Read full article @ Howtogeek

Nvidia GeForce GTX 960 review: ASUS, EVGA, Gigabyte, Inno3D, MSI and Zotac put to the test
Last month Nvidia introduced the GeForce GTX 960, a new mid-range graphics card that features a level of performance more than sufficient to run all modern games at good quality on Full HD and a remarkably low power consumption. Since then, we've tested six GTX 960 cards: in this review we'll be comparing the ASUS GeForce GTX 960 Strix 2GB, the EVGA GeForce GTX 960 SSC 2GB, the Gigabyte GeForce GTX 960 G1 Gaming 2GB, the Inno3D GeForce GTX 960 iChill Ultra 2GB, the MSI GeForce GTX 960 Gaming 2GB and the Zotac GeForce GTX 960 AMP! Edition 2GB.


Read full article @ Hardware.Info

PowerColor Radeon R9 290 PCS+ Review
An attractive price point for a high-performance card. A deluge of Nvidia GPU releases have been stealing the limelight of late. New high-end cards such as the GeForce GTX 970 and GTX 980 have cemented the green team's position as provider of modern, energy-efficient hardware, while the GeForce GTX 960 bestrides the mainstream market

But it's not all good news for Nvidia, as the GTX 970 has come under closer scrutiny for not being quite what it was initially made out to be. The lesser GTX 960 meanwhile arrives to retail at around £160 in overclocked form for a GPU that isn't significantly faster than the previous-generation model.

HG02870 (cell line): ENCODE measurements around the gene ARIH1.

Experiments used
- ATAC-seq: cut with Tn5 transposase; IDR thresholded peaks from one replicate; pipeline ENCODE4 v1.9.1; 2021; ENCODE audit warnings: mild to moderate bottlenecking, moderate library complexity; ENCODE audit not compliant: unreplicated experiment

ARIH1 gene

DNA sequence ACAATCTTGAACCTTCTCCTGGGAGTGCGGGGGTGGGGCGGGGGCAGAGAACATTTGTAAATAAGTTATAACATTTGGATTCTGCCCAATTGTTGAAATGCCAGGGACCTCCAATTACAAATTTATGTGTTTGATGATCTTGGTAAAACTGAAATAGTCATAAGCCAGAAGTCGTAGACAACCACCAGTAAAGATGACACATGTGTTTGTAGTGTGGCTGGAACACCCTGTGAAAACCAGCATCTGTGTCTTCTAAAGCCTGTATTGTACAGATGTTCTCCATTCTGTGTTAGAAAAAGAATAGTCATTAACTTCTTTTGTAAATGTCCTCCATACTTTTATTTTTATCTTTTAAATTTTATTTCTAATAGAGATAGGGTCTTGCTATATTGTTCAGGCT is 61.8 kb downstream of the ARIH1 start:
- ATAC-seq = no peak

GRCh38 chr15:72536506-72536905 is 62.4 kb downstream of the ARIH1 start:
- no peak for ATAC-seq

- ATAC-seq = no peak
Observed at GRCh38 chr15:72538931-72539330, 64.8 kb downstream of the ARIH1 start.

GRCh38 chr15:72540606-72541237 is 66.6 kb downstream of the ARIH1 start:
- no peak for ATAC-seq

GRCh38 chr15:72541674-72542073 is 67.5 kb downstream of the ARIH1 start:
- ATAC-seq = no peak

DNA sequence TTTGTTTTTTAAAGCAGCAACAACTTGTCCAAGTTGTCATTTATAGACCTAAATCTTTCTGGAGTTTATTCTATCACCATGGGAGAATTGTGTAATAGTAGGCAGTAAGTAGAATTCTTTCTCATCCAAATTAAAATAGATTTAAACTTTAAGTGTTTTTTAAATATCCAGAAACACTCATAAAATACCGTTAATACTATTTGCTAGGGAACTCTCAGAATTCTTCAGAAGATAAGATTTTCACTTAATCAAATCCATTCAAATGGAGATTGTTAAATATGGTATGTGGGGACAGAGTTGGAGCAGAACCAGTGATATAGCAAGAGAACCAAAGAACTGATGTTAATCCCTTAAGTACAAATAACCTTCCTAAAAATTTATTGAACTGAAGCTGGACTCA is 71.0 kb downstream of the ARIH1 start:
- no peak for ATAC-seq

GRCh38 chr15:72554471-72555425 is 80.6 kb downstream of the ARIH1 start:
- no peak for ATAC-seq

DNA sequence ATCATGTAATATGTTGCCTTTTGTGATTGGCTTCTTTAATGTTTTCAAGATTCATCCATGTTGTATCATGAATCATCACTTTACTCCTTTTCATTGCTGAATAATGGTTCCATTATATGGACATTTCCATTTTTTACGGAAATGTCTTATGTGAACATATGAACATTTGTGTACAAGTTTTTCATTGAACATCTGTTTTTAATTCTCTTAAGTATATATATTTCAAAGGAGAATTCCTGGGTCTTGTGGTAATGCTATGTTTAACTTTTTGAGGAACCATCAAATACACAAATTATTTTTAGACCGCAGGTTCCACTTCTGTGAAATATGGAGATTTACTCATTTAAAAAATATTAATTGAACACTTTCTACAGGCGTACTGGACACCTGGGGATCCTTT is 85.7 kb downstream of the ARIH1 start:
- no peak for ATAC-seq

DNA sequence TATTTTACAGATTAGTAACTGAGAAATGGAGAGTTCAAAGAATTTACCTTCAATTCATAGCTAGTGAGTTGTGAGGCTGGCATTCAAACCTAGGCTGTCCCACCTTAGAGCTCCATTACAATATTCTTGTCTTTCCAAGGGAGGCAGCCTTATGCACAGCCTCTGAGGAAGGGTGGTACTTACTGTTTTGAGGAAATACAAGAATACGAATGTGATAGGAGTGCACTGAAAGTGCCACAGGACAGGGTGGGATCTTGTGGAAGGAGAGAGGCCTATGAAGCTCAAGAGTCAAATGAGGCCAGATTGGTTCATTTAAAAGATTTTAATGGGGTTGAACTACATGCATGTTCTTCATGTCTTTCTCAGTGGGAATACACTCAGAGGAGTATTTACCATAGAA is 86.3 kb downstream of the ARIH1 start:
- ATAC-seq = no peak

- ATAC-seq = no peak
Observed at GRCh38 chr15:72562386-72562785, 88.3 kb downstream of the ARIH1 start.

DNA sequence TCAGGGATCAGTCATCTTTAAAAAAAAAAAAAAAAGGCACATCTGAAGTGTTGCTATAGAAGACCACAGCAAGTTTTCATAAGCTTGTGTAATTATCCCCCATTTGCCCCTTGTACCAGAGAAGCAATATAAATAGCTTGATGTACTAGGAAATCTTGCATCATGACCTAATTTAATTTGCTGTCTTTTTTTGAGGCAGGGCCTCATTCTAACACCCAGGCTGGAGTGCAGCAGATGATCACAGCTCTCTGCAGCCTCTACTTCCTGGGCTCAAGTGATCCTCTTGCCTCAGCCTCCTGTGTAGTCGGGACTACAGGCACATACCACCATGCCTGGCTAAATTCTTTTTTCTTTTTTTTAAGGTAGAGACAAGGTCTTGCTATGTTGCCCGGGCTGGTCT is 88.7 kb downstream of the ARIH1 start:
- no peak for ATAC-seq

AMD and its partners spy an opportunity between these two Nvidia Maxwell-based graphic cards, and they are renewing the price-to-performance battle with the Radeon R9 290 in particular. A case in point is PowerColor, who is offering its custom-designed, overclocked PCS+ version at just over £200, thereby hitting the sweetspot existing between the two Nvidia cards.


Read full article @ Hexus

Quickflix Review
Australia has always been late to the party with digital entertainment. iTunes took years to launch down here, we still don't get Amazon Instant Prime and Netflix is only just getting around to setting up shop.But in those gaps between major international tech companies expanding Down Under, there has been a number of local startups hellbent on plugging the gap. In the media streaming space, that startup was Quickflix.Like Netflix in the US, Quickflix began its life as a postal DVD service, but with the rise of broadband penetration across the country, made the shift into digital streaming. With some financial backing from HBO, things looked promising for Quickflix for a while. But as history has shown us, the service failed to capture the imaginations of Australians, with the company struggling financially, and HBO selling its stake in the company to Channel 9. In fact, things have been so tough that Quickflix CEO Stephen Langsford asked customers to buy shares in the company last year.But while financially things haven't looked too great for the streaming service, the fact is that Quickflix still exists in the Australian market. With the arrival of Stan and Presto entertainment this year, and the impending launch of Netflix, things are going to get much more competitive.So how does Quickflix stack up in the current market?